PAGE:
Angus John MacDonald
By then, having lived at Auchenbothie and Kilmacolm, he had been settled in Glasgow for some years. He retired in 1998.
Angus John Macdonald had a wide range of interests. His last home was in Partick, and he was a regular attendee at the Crow Road Free Church around the corner from his own street.
He was also known as an indefatigable and highly knowledgeable collector of Gaelic books and books on Highland history and culture, building up a collection that would be the envy of many an educational institution.
Especially in his youth, he could compose Gaelic poetry at the drop of a hat, as well as a translation in the same metre!
When he was younger he also played the chanter, while his ability to solve the most abstruse crossword puzzles was legendary among his friends.
But perhaps the memory of him that his friends will cherish most is that of his extraordinarily hospitable and sociable nature, as he held court in his flat at No. 10 and generously produced sandwiches, tea, biscuits and as much whisky as people were prepared to take.
In recent years he would regularly invite friends in after the monthly Gaelic Society meetings, and the talk – almost always in Gaelic – would flow until late, with much discussion, reminiscence and general fun.
Angus John’s mother Christina was from Grimsay, and he stayed in Grimsay on his most recent trip to Uist, which was in 2012.
He had also more than once visited Canada, where there are relatives, as well as South Africa, where descendants of his father’s brother John still live. And he himself was visited by both relatives and friends from those countries as well.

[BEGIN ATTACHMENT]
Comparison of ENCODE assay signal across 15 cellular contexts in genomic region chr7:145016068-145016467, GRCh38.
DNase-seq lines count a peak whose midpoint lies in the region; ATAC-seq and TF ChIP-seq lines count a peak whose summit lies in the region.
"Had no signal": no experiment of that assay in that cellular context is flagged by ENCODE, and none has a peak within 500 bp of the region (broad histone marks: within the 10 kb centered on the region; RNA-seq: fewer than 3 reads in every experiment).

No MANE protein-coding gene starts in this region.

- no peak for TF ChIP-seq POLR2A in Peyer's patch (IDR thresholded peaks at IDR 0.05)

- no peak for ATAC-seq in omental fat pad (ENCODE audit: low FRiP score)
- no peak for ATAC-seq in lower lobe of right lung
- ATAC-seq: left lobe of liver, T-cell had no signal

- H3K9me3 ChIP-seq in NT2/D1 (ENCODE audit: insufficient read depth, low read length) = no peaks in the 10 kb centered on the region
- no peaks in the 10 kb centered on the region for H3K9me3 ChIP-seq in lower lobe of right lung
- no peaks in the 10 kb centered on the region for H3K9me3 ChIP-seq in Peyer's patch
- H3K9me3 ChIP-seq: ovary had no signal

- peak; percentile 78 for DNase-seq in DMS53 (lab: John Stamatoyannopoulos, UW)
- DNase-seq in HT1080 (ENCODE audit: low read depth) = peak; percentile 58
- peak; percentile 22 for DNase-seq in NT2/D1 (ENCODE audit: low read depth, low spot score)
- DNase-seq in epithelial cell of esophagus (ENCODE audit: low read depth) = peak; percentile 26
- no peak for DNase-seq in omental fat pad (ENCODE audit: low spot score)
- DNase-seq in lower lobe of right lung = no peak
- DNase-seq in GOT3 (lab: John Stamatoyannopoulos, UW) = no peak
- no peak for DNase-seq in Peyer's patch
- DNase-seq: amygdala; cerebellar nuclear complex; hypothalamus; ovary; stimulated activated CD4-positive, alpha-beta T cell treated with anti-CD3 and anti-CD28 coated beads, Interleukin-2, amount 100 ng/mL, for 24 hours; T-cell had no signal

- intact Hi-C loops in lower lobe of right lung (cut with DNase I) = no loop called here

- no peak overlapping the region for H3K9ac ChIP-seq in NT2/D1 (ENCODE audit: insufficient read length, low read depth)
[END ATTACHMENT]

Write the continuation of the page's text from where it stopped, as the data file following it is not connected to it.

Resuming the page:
He was a healthy man who often walked into town instead of taking a bus and whose appearance belied his actual age. It was therefore a severe blow when he had his diagnosis last October. Carers attended him, and, although saddened by his gradually waning powers, his friends did not neglect him. But the disease was inexorable.
His daughter-in-law Janet
paid a graceful tribute at a well-attended funeral service held in his own church on September 1, with some having come a considerable distance, and that was followed by interment in the New Lambhill Cemetery in Glasgow.
Our sympathy goes most particularly to Angus, Janet and their son Cameron, and to Angus John’s surviving siblings, his older sister Katie Mary in New Zealand and
his younger brother Neil in Falkirk, and to their families.
But many others will also miss Angus John Macdonald, and it is hard to believe that one will not encounter him again, perhaps on one of his many walks along Dumbarton Road, or see that shy, friendly smile of welcome as he opens his door.
Bidh sinn ga ionndrainn iomadach latha.
ANGUS JOHN MACDONALD: Angus John in No. 10 with
his grandson Cameron